HI, and welcome to my blog! I am a field guide in a private game reserve in South Africa and below you will find stories and pictures of my amazing job!

July 19, 2011

Leaps of Leopards

As most of you know by now, Sabi Sabi is renound for its leopard sightings.  Having just returned from a month off getting married and enjoying a honeymoon in Bali, I was eager to watch these gorgeous animals prowling around their domain once more.  What has transpired since my return has been more than I could have ever expected.  The main players once again have been these sleek enigmas of the African night. 
Last week we found the female known as Nottens and her now 18 month old cub, Selati, in a jackelberry tree with an impala kill.  We were lucky enough to get a good view of the male gorging himself on the remains of the carcass.  His experience is growing by the day and is starting to become more and more independent.  He is still being provided for by his mother but has recently been seen taking out a scrub hare on his own so he is maturing nicely.  We try not to get too attached to these animals but watching them learn these life lessons, it is hard not to!

The Selati male keeps a keen eye out as he enjoys his impala breakfast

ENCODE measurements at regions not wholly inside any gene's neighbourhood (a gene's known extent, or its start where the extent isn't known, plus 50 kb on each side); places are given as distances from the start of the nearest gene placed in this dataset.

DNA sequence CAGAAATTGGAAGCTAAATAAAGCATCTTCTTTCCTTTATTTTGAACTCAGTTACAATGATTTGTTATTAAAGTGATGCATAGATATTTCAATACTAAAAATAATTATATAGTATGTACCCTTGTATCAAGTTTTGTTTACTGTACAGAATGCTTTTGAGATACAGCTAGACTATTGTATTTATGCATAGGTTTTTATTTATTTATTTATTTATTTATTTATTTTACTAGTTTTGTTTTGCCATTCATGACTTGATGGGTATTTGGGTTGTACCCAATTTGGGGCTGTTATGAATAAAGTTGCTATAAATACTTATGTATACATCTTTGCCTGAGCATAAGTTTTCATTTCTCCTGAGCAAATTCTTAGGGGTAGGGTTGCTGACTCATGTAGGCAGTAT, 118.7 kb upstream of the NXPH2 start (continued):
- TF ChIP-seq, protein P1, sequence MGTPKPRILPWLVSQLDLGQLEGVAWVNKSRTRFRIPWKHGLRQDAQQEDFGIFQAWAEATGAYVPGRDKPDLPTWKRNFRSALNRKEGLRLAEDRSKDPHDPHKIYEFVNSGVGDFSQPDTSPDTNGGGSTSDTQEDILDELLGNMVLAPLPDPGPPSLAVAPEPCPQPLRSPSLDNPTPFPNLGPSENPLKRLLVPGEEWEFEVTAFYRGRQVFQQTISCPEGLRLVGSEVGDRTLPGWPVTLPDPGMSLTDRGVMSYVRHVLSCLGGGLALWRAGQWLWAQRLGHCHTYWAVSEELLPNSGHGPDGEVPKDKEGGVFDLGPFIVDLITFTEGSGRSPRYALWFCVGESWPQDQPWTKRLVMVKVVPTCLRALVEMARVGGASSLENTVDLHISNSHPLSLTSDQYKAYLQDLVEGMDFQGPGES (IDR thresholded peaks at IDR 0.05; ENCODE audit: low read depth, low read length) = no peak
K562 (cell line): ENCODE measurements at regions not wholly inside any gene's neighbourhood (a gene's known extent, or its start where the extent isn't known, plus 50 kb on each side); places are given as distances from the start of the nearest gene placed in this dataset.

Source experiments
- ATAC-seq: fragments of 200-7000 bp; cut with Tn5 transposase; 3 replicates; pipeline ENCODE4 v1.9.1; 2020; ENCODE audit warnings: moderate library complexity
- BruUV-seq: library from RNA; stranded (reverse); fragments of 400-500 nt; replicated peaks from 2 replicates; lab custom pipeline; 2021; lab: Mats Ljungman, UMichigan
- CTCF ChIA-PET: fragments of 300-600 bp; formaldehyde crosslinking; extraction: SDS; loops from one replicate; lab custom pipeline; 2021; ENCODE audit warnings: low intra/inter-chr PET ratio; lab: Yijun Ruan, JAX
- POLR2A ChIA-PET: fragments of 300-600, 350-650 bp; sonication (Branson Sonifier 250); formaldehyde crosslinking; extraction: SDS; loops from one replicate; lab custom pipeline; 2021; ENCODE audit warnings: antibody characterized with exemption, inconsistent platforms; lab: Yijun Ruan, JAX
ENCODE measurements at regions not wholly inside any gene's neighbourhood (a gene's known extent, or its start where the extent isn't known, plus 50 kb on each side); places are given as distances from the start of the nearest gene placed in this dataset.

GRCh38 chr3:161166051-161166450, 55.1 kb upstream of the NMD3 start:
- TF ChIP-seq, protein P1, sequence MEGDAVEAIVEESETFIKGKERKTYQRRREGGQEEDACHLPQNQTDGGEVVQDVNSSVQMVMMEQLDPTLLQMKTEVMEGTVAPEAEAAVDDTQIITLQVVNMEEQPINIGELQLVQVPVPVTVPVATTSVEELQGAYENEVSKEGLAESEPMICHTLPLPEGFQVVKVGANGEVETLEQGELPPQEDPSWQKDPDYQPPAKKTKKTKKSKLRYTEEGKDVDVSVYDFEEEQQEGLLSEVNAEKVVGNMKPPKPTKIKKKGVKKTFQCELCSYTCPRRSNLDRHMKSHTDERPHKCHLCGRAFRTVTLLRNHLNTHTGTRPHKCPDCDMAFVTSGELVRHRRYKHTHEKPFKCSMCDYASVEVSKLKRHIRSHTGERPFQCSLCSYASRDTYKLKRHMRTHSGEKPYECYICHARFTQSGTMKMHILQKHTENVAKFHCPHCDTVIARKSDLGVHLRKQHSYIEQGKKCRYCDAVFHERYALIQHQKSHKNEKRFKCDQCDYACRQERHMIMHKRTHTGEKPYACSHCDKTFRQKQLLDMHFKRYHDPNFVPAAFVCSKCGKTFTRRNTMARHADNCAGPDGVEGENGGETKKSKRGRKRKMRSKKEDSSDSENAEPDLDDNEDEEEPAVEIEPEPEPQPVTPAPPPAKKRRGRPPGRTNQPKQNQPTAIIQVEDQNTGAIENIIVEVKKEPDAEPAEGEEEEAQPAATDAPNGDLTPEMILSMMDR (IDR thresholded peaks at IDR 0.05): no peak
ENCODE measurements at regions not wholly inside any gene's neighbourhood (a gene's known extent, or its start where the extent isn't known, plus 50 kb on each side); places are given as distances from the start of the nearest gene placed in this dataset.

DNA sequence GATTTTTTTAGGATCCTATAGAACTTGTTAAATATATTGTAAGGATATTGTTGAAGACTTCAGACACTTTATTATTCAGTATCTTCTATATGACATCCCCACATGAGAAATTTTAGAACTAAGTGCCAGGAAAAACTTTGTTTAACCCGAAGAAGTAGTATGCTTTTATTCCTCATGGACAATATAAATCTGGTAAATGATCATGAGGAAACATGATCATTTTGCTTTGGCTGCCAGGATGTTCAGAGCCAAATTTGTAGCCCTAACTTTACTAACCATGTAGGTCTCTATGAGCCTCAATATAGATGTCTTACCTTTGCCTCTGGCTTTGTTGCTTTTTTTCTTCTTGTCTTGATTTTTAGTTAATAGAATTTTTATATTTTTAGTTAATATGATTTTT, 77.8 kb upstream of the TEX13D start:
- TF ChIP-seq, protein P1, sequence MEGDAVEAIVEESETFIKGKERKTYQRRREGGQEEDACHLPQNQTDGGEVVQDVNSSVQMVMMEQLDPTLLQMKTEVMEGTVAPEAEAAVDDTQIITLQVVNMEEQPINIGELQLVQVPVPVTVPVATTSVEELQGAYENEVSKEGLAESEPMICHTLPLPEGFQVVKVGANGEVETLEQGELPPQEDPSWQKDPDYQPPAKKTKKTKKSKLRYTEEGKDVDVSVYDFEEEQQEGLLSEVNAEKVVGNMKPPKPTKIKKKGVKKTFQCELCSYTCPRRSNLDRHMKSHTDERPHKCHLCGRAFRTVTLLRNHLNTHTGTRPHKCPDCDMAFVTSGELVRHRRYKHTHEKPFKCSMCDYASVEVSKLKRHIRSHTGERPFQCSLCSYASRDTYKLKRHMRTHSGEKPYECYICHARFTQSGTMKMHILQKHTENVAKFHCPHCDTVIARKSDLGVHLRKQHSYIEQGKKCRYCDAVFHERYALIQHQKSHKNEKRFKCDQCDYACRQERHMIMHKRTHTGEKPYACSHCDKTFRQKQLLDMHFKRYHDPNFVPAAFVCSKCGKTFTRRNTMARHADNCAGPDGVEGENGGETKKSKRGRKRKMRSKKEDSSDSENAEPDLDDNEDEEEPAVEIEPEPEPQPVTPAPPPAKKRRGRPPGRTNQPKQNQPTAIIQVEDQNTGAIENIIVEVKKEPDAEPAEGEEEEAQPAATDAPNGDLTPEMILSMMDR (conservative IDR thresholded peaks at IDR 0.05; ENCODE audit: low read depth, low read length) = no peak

The Selati male reaping the rewards of his mother's hunt

                Later that night, the dominant male of the area, Xihangalas, no doubt attracted by the smell of fresh blood on the air, arrived at the kill sight and muscled his way into action, chasing the 2 smaller leopards away.  Both showed incredible boldness or perhaps stupidity and stayed close to the kill in case his majesty let any tit bits slip from his grasp.  Let’s not forget that this same male was responsible for killing Nottens’ other cub last year and will have no issues in chalking up another victim should the Selati male stray too close. 
Xihangalas' barbed penis, used to stimulate ovulation, causes the female to lash out as he bids a hasty retreat from her wrath

                The next morning we found Xihangalas and another female next to the water close by engaged in mating activities and to our surprise, Nottens watching close by.  She was not trying to get involved but I presume merely watching the events unfold and keeping an eye on Xihangalas and his intentions towards her cub.  To see 3 leopards together twice in 2 days is special enough but when Selati wandered into the mix to make it 4, we knew we were witnessing something special.  Xihangalas chased Selati up a tree with Nottens trying to run interference.  Thankfully he seemed more preoccupied with his nuptials with the other female that he failed to hammer home his size and weight advantage.  What a way to start the cycle though!